By: Cody Englannder, Contributor
(Focus Features, 2022)
Letitia Wright and Tamara Lawrence star in The Silent Twins , a true story of twins who are the only ones who understand one other. The film occurs in three different eras of their lives; childhood, adolescence, and their time in a psychiatric hospital as adults. It’s based on a book of the same name written by Marjorie Wallace.
This movie brings up an idea that Hollywood has been struggling with for years. Not every movie needs to be an adaptation of a real story or book, and this happens to be both. The subject matter is extremely interesting, even incorporating some brief real-life footage. But does it warrant a nearly two hour feature? No.
The stylistic decisions are interesting enough, with some trippy sequences that occur in the twins’ heads, and some interesting lighting choices. But this is not enough of a driving force to keep me invested. The movie doesn’t really have anything to keep the audience engaged until about 45 minutes in, when it admittedly does get better. But at this point, the damage is already done; having to wait 45 minutes to get to the better part of the film is not worth it.
Even though I spent two hours with these characters, I can’t say I understand them, because the movie does little to really dive deep into who these people really are. It feels as if they lack motivation throughout the runtime of the film. The movie is really excited to show off the acting skills of the two leads, and they are good performances, but they aren’t three dimensional because the script holds them back.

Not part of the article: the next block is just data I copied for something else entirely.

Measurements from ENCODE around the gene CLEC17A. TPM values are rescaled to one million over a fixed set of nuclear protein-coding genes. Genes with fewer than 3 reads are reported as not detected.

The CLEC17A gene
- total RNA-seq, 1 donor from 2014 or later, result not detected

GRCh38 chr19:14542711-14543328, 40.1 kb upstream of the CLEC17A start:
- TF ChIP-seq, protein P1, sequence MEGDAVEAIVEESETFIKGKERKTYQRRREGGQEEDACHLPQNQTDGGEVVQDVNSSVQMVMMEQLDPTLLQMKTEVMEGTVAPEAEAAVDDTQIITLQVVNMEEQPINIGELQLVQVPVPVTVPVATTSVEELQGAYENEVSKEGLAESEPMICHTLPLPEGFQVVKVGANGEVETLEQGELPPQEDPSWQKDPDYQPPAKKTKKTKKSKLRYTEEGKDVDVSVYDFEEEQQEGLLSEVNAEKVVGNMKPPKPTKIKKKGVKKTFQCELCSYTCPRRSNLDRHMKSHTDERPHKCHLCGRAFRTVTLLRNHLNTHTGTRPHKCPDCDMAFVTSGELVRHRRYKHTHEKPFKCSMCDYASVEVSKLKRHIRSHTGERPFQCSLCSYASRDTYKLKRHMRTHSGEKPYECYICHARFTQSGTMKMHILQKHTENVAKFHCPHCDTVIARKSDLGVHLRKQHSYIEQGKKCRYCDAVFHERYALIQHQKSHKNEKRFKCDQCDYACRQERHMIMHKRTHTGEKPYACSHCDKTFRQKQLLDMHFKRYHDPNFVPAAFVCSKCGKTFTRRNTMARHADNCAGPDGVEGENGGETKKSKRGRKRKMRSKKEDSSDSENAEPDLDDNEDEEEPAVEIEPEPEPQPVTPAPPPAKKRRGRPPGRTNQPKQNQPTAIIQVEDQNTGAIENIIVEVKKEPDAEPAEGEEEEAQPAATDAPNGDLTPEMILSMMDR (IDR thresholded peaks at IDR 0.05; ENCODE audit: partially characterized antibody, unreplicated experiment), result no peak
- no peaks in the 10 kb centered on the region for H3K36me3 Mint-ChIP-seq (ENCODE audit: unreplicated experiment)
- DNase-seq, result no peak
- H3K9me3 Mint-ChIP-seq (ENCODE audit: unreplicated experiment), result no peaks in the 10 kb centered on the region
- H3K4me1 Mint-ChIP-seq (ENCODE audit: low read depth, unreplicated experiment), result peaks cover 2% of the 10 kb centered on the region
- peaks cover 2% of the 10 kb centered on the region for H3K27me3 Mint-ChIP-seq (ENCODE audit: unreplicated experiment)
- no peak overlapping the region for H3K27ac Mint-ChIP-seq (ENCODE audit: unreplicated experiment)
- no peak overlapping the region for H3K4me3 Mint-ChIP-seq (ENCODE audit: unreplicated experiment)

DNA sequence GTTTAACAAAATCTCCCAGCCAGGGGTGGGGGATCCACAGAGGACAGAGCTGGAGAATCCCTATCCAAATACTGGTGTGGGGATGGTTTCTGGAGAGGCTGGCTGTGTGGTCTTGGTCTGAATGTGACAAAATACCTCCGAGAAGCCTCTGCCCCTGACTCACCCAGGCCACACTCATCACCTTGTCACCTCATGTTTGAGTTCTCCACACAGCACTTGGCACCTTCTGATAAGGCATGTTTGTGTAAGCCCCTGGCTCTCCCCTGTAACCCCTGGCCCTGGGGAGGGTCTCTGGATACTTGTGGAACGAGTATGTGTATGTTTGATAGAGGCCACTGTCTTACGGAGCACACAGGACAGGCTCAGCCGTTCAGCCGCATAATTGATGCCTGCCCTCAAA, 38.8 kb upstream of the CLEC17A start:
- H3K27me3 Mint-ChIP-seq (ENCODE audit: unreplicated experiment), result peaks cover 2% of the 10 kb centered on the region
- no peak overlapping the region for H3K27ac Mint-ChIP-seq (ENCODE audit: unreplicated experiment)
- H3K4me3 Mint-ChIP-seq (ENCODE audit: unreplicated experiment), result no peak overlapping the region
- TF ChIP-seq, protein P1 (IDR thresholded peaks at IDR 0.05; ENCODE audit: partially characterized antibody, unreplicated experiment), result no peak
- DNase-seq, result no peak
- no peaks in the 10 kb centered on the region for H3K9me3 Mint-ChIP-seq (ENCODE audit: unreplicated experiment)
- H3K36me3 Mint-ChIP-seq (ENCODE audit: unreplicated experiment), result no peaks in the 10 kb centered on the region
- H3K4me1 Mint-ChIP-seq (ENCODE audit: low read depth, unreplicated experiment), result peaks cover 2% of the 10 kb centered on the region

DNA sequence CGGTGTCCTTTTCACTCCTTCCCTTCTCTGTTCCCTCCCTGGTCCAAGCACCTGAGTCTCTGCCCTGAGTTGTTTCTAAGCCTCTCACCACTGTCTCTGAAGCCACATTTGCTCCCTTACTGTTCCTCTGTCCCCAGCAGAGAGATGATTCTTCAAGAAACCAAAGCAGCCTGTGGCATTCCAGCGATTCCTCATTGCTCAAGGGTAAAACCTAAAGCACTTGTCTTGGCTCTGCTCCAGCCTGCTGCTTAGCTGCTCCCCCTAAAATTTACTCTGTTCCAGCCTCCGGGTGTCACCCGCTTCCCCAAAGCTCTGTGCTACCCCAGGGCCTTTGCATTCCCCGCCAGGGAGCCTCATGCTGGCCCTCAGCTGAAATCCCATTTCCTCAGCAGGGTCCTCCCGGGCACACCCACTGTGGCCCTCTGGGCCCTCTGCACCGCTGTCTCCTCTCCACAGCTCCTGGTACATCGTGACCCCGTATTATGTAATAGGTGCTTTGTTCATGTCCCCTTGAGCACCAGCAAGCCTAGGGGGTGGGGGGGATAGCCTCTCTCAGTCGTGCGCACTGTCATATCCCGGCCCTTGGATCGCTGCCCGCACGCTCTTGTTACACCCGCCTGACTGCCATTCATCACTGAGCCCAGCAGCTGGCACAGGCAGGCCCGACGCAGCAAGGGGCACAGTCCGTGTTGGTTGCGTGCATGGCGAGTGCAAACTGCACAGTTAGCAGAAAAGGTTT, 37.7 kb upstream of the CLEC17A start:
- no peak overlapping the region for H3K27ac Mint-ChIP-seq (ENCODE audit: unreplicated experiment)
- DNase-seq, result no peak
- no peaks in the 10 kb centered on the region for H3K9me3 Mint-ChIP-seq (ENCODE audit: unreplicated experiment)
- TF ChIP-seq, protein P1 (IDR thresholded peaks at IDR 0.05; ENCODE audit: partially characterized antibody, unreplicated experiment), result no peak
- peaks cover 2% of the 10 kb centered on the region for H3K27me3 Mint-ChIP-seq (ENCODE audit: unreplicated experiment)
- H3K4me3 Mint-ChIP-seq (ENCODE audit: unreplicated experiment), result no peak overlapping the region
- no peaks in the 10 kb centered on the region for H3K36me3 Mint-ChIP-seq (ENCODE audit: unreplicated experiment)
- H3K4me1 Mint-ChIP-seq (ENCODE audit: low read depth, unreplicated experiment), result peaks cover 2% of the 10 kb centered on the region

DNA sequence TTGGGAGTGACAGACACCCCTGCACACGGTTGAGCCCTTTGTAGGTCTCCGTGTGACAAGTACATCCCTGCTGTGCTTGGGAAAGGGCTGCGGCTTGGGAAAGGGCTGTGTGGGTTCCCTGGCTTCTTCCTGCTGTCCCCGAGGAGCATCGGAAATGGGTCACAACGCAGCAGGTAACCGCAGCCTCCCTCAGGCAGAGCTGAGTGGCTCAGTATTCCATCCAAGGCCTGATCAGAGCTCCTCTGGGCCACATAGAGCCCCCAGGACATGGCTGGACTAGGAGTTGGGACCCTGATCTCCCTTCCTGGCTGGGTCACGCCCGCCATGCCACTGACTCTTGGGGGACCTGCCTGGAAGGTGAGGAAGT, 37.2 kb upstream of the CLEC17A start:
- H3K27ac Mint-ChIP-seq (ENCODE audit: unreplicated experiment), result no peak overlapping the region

The script is the number one force working against this movie. It takes the “show, don’t tell rule” to a new level, by not cluing the audience in on many key elements. It really helps to already know about these twins because this movie excludes information I am more than confident the book covers.
Lastly, the theater experience has failed this movie. It could have been more successful on a streaming service as a nice movie to have on as background noise, bring it up to a friend, and never think about it again. This could have had a tight 90 minute script, but instead struggles to find focus in this bloated, difficult-to-watch two hours.